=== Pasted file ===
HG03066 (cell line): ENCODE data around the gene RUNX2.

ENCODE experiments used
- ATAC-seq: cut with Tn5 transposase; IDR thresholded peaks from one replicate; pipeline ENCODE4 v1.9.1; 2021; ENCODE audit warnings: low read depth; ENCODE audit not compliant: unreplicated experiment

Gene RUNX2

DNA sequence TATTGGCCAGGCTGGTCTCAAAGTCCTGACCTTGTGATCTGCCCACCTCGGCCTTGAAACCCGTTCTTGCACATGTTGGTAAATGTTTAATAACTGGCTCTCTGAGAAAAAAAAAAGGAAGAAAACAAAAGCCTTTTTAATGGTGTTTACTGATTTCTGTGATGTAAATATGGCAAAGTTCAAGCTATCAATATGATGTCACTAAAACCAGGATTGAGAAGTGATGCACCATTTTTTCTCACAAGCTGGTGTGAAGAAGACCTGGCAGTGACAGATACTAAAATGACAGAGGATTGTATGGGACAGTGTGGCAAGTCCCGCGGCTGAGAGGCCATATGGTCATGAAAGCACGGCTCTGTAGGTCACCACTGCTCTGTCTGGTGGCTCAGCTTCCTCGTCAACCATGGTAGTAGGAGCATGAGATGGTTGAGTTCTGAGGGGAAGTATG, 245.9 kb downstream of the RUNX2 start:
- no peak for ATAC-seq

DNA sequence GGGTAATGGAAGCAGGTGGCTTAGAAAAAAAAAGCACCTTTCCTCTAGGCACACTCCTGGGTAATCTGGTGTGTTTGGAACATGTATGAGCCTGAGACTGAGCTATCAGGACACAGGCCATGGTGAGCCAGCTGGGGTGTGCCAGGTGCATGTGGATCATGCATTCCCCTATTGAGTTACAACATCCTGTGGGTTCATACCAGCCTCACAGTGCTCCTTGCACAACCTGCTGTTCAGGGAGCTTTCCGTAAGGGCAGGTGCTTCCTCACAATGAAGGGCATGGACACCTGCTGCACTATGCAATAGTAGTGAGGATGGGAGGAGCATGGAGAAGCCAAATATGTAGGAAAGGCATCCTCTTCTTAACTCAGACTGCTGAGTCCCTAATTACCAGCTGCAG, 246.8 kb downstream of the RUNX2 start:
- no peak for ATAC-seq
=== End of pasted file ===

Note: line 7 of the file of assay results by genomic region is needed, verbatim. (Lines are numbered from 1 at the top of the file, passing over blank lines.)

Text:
DNA sequence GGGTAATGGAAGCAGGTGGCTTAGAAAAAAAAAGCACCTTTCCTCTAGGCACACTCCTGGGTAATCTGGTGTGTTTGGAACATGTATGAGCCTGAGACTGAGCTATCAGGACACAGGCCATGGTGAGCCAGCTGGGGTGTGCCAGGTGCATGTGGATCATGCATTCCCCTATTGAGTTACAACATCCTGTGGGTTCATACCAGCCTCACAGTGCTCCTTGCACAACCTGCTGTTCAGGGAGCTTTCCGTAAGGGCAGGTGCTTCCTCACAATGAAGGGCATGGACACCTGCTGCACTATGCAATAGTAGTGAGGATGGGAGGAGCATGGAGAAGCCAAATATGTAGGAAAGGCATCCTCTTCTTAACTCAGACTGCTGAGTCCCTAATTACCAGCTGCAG, 246.8 kb downstream of the RUNX2 start: